- Telecommunications in Iraq
This article describes the telecommunications infrastructure of Iraq.
The 2003 Iraq war severely disrupted telecommunications throughout Iraq, including international connections. USAID is overseeing the repair of switching capability and the construction of mobile and satellite communications facilities.
Main telephone lines in use: 833,000 (as of 2005)
Number of mobile cellular phones: 9,000,000 (as of 2005)
Domestic telephone network: Repairs to switches and lines have been made. Cellular service has been in place since 2004, and though service is still spotty in some locations, it is expected to improve.
USA Today from 2005 about Iraq and its telecommunications Iraqna, an Orascom Telecom company, is the biggest GSM cellular service provider in Iraq.
- 2 Intelsat satellite earth stations (1 Atlantic Ocean region, 1 Indian Ocean region)
- 1 Intersputnik satellite earth station (Atlantic Ocean region)
- 1 Arabsat satellite earth station (inoperative)
- Coaxial cable and microwave radio relay to Jordan, Kuwait, Syria, and Turkey (the line to Kuwait is probably not operational)
Approximately 80 radio broadcast stations and 21 television broadcast stations were in operation as of 2004. There are approximately 4.85 million radios and 1.75 million televisions in Iraq (as of 1997).
During the reign of Saddam Hussein, broadcasting was largely the domain of the Iraqi Broadcasting and Television Establishment (IBTE). The IBTE, in turn, was dominated by the Ministry of Information. The IBTE often broadcast programming favorable towards Saddam Hussein, including music videos praising him and poetry readings when the station was down. Most IBTE transmitters were in the Baghdad area, in addition to a few regional stations. The IBTE aired former CBS reporter Dan Rather's interview with Saddam Hussein as well as the news from Baghdad Bob during the run up to the US invasion of Iraq. After the overthrow of Saddam Hussein, the IBTE was dissolved. The current regulator is the Iraqi Communications and Media Commission. The current public broadcaster is the Iraqi Media Network, successor to the Coalition Provisional Authority's radio stations and several other radio and television stations. The Iraqi Media Network currently operates the Radio of the Republic of Iraq and the government supported al-Iraqiya TV station, and many private TV stations are available, such as the popular Al Sharqiya. Iraqi radio stations showcase the diversity of popular opinion, from hard-line Islamic fundamentalism to Radio Sawa, politically-oriented stations, and stations featuring content appealing to Kurdish listeners. The BBC World Service broadcasts here, as do AFN and BFBS. Other foreign radio stations operating within Iraq include the UAE's Middle East Broadcasting Centre(MBC), Radio Monte Carlo Moyen-Orient, and Radio France International. Sources: World Radio Television Handbook, 1990, 2003, and 2005; MSN Encarta Online Encyclopedia;the Frontline, a PBS documentary
Under the government of Saddam Hussein, Internet access was tightly controlled and very few people were thought to be online; in 2002 it was estimated that only 25,000 Iraqis used the Internet. With his ouster, Internet usage has become commonplace. Uruklink, originally the sole Iraqi Internet service provider, now faces competition from other ISPs, including broadband satellite Internet access services from both Middle East and European VSAT hubs. The premier military telecom service provider in Iraq is Ts 2. Since 2006 several more companies emerged to provide options to individual Iraqis that made Internet access more affordable, albeit with less bandwidth. One such business is Advanced Technology Systems-Iraq [ATS-Iraq]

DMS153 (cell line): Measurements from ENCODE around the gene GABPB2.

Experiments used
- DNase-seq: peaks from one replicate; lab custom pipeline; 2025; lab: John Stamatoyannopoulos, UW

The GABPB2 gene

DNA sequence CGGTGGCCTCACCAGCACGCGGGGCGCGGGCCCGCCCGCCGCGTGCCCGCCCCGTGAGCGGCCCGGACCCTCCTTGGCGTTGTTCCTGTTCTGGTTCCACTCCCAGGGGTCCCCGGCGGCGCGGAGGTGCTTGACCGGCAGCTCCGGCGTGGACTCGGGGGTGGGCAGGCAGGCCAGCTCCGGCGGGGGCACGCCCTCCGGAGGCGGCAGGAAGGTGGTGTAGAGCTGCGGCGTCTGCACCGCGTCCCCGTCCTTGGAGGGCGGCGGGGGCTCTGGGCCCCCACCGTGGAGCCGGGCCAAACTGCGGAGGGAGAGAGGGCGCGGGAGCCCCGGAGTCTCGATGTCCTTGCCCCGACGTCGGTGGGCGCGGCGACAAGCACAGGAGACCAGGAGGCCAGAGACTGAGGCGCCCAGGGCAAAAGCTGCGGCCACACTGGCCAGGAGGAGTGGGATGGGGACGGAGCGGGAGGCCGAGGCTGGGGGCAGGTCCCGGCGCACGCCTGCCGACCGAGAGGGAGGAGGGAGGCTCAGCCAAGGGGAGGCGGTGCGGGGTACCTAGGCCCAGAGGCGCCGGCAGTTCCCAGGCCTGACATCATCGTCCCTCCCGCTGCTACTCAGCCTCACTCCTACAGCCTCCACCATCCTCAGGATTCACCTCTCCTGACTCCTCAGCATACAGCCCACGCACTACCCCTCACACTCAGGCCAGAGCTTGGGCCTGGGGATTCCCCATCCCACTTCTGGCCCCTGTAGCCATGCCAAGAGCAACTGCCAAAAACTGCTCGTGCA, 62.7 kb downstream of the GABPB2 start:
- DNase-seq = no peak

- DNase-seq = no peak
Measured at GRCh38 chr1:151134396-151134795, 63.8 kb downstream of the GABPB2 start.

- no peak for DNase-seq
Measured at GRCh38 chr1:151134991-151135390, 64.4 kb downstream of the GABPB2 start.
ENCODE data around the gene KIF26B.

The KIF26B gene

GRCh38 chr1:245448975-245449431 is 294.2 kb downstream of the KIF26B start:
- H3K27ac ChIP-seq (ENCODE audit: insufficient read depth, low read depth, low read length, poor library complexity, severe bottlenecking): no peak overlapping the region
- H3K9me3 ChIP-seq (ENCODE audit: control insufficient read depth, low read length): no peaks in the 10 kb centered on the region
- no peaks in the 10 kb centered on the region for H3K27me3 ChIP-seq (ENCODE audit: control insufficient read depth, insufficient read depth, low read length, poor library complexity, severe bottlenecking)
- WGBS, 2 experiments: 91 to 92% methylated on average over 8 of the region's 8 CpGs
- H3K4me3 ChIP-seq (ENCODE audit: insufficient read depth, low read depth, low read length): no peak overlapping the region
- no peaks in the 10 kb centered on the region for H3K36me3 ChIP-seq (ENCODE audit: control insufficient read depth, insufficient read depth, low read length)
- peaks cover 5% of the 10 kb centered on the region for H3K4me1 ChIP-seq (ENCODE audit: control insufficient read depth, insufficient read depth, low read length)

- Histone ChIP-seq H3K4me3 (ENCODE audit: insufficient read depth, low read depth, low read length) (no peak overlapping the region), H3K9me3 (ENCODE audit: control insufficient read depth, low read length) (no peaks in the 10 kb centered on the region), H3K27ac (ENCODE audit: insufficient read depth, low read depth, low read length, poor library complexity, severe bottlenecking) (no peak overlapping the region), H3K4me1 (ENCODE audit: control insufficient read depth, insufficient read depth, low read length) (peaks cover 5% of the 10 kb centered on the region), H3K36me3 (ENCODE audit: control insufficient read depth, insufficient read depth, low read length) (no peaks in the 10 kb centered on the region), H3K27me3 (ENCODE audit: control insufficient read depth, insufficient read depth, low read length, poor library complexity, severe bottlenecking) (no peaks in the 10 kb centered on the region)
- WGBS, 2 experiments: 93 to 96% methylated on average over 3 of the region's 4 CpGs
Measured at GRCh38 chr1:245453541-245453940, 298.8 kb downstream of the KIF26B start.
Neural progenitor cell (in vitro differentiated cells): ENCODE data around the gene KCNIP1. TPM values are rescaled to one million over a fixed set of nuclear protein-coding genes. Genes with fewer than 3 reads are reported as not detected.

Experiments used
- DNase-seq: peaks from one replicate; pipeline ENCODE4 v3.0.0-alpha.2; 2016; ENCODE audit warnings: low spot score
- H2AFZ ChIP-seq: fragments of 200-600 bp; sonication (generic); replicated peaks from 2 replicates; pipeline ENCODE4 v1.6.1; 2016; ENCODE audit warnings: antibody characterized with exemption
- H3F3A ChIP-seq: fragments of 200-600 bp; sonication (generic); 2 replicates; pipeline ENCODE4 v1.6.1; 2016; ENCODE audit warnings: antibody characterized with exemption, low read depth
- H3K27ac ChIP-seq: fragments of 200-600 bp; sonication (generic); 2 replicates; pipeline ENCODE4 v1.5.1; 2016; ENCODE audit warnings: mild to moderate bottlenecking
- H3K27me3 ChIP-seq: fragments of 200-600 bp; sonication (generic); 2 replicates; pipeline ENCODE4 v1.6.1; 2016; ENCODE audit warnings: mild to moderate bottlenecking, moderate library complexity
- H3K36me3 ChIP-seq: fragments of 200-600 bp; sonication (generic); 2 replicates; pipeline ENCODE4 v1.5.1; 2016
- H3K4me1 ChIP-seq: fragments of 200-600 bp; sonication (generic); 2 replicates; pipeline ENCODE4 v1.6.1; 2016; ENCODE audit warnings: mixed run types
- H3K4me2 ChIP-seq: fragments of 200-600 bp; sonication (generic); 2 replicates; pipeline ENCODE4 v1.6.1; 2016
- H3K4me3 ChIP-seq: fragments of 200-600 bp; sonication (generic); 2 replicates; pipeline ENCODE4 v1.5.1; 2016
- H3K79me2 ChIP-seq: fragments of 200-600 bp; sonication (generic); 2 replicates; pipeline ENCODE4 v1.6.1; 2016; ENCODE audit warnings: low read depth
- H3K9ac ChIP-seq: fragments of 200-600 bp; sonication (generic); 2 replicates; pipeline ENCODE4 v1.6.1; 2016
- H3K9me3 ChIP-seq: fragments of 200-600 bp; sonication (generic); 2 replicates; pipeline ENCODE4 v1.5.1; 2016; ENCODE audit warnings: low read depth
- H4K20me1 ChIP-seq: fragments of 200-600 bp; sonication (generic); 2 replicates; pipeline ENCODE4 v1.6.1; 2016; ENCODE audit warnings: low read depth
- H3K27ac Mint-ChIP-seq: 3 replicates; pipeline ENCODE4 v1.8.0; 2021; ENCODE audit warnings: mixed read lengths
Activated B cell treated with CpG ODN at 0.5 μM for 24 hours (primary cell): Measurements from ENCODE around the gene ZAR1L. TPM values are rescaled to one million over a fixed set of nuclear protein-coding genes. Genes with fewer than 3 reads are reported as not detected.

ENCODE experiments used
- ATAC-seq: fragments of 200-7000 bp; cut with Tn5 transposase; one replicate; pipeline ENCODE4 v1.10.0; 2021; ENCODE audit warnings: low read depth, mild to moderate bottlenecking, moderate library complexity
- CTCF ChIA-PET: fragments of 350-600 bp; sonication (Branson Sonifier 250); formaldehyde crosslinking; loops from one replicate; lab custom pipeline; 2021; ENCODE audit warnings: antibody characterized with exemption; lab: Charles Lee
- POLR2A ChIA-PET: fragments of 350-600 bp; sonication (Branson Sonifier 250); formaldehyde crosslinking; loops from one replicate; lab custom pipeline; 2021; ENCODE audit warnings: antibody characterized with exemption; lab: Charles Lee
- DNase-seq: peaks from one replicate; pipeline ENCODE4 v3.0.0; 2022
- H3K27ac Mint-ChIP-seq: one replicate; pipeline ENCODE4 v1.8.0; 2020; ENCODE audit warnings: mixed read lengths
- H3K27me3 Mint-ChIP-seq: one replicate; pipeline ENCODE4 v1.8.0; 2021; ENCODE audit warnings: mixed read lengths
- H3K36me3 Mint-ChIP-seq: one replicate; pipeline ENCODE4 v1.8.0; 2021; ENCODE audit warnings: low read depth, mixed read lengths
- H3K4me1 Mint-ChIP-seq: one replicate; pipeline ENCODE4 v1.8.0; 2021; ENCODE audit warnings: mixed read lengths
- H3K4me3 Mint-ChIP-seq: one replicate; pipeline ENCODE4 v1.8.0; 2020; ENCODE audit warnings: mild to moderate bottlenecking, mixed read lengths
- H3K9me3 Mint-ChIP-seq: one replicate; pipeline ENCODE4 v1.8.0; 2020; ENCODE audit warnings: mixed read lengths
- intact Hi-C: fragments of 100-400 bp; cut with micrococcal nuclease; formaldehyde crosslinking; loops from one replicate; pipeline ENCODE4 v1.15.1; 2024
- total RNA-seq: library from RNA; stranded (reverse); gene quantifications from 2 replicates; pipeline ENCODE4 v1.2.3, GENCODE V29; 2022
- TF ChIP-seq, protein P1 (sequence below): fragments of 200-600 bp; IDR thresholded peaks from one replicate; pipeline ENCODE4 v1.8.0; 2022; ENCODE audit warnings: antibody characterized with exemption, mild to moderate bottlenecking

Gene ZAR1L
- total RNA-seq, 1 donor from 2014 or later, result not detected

As of January 2010, The top 4 ISPs in Iraq's capital city of Baghdad are: Halasat telecom , offering speeds up to 2 megabits and it is the fastest internt in Iraq " Earthlink which provides a download speed of up to 5.0 megabits per second (Mb/s) in off-peak times and a download/upload speed of 1024/128 kilobits per second (Kb/s) at peak utilization; (Rose Telecom) provides speeds up to 4/0.7 Mb/s in off-peak times and 512/128 Kb/s at peak; /s in off-peak times; and ATS-Iraq, which targets the home and single user demographic. Because of the reduction in usage and capability of the land line infrastructure since 2004, all Iraqi ISPs use wireless technology to provide Internet service to their customers. The Iraqi people await the repair and equipping of the country's telecommunications infrastructure to allow for land-based Internet access methods, such as Cable and DSL. As of 2010, an estimated 5 million Iraqis have access the Internet. The DNS system's top-level country code for Iraq is .iq
As part of the post-invasion social and economic infrastructure reconstruction program, a contract worth $55 million was awarded to study the postal system in Iraq. The Postal system of Iraq is produced after that.
Iraq topics SocietyIraqi people • Iraqi diaspora • Demographics • Minorities (Kurds · Chaldeans · Madan · Turkmen · Assyrians · Mandaeans) • Languages (Iraqi Arabic · Kurdish · Neo-Aramaic · Turkmen) • Religion (Islam · Christianity · Mandaeism) • Iraqi culture • Iraqi cuisine • Iraqi music • Education • Health • Sports HistoryAncient Iraq (Sumer · Akkadian Empire · Babylonia · Assyria · Neo-Assyrian Empire · Neo-Babylonian Empire · Achaemenid Assyria · Seleucid Babylonia · Parthian Babylonia · Sassanid Asuristan) • Islamic conquest of Iraq • Abbasid Caliphate • Ottoman Iraq • British Mandate of Mesopotamia • Kingdom of Iraq • Republic of Iraq • Saddam Hussein • Iran–Iraq War • Invasion of Kuwait • Gulf War • Sanctions • U.S. invasion of Iraq • Occupation of Iraq • Iraqi Resistance • Withdrawal of U.S. troops from Iraq Economy Infrastructure Government Politics Geography Communications in Asia Sovereign
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